WILD Foundation employs wilderness conservation strategies to preserve the Earth’s ecosystem, protecting against mass extinction and climate change
Culture transforms Earth’s ecology. This observation is the driving force behind the WILD Foundation’s current wilderness conservation strategies and its nearly half century track record of practical and ambitious gains for wild nature.
The role of civilization in the environment
Established in 1974 by the legendary South African conservation leaders, Ian Player and his Zulu mentor, Magqubu Ntombela, to build a global movement for wilderness, the WILD Foundation has explored numerous methodologies for the defence of life-giving nature.
Since then, WILD has returned, again and again, to culture as the most important variable in creating, expanding, and maintaining conservation protections. It has done so successfully in places as diverse and far-flung as the West African Sahel (see the Mali Elephant article), the arctic north, and the policy chambers of some of world’s most global institutions. The facts are clear, fundamental problems in Earth’s ecology are not responsible for the climate and mass extinction emergencies. Their origins are within our own civilizations, and the attitudes, values, institutions, and actions we express.We have confirmed many times that inclusion of strong and healthy cultural values — from traditional and ‘westernized’ communities –both informs and creates better acceptance of good science and policy.
The biggest driver of mass extinction and climate change is legal activity – legal industrial-scale deforestation, mining, extraction, and carbon emissions. Until we address the values and priorities that are legally jeopardizing the future both of Earth’s ecology and human civilization, it is unlikely we will be able to achieve lasting or substantial gains for nature.
Nature needs half
A successful conservation movement working at scale to address planetary challenges requires, in this current era, protecting at least half of Earth’s land and seas to secure an ecologically stable future. Such a goal at such a scale requires working with leaders, constituencies, and institutions around the world. And inevitably, it involves no small degree of civilization building – rewriting, reinventing, and rewilding the narratives and value systems that tell us who we are in relation to nature, and how we ought to behave.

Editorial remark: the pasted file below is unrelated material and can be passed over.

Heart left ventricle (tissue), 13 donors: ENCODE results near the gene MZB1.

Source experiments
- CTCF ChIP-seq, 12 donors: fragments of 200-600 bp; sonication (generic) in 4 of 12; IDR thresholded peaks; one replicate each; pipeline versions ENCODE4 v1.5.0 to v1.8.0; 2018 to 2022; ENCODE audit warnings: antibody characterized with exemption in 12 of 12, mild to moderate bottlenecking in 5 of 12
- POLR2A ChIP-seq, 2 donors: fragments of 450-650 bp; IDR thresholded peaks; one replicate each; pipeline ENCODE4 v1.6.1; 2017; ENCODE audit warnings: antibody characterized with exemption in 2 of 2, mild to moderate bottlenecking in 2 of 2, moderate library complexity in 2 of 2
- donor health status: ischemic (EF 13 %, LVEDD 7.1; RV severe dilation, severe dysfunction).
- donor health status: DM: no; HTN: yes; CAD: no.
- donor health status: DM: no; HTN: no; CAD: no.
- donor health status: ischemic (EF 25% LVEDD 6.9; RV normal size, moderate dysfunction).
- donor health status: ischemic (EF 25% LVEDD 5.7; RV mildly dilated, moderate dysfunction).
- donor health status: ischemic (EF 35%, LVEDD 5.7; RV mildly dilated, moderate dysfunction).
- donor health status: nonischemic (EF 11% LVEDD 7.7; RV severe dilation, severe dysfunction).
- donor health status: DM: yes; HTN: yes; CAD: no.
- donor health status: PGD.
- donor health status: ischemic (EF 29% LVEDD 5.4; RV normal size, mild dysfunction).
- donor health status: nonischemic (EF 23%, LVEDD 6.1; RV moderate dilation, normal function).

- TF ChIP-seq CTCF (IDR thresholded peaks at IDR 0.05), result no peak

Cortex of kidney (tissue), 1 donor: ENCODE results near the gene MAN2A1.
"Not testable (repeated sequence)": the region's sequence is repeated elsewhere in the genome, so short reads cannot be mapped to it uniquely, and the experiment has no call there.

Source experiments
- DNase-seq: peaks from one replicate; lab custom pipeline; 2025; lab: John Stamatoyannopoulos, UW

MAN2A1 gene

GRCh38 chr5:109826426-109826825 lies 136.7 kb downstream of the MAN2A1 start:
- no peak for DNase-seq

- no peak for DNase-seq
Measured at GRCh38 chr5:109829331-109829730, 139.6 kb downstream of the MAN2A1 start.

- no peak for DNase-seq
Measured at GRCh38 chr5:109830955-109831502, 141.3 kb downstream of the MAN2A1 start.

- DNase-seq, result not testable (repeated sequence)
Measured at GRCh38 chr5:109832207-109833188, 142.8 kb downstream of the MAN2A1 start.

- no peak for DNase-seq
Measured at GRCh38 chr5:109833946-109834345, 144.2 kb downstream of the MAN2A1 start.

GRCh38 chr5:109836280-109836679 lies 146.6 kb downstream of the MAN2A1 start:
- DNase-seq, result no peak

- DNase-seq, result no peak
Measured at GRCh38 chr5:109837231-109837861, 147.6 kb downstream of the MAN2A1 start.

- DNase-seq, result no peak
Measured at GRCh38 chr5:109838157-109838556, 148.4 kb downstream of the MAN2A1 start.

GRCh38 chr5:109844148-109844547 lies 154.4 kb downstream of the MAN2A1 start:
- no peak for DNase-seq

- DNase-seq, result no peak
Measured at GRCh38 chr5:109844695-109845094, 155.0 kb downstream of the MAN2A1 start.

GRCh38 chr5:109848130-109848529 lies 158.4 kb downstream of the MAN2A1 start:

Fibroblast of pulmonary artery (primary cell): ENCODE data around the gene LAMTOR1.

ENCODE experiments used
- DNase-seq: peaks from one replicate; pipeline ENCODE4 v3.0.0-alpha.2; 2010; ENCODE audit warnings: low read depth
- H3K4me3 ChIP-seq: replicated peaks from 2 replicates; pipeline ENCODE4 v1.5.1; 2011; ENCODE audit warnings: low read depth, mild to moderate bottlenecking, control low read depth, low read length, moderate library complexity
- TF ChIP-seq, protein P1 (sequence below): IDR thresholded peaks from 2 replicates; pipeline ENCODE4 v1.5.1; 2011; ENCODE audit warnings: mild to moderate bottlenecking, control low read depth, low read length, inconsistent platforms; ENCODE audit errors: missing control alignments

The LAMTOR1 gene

WILD works both within the conservation sector and outside of it to ignite a transformative shift in the value and behavioural frameworks that define our relationship with each other and with the wider, wilder world. We are supported by (and in turn help support) Indigenous and traditional leaders who still remember and practice other lifeways. WILD also simultaneously draws on contemporary cultural attitudes and priorities to introduce a wilder perspective on the world.
Our goal is to protect and preserve Earth’s life-giving nature and our wild connection to it. WILD recognizes that to succeed at this goal we must focus on community, stories, habits, entertainment, and partnership, to spark and reinforce new ways of thinking, doing, and being.
WILD believes that scaling up this approach is critical to effectively addressing the climate and mass extinction emergencies. Broader recognition is emerging within other parts of the environmental movement that this is indeed the case. The challenge now is to accelerate this recognition and the implementation of this strategy at a global level to quickly turn the corner needed for human civilization and the biosphere upon which it depends.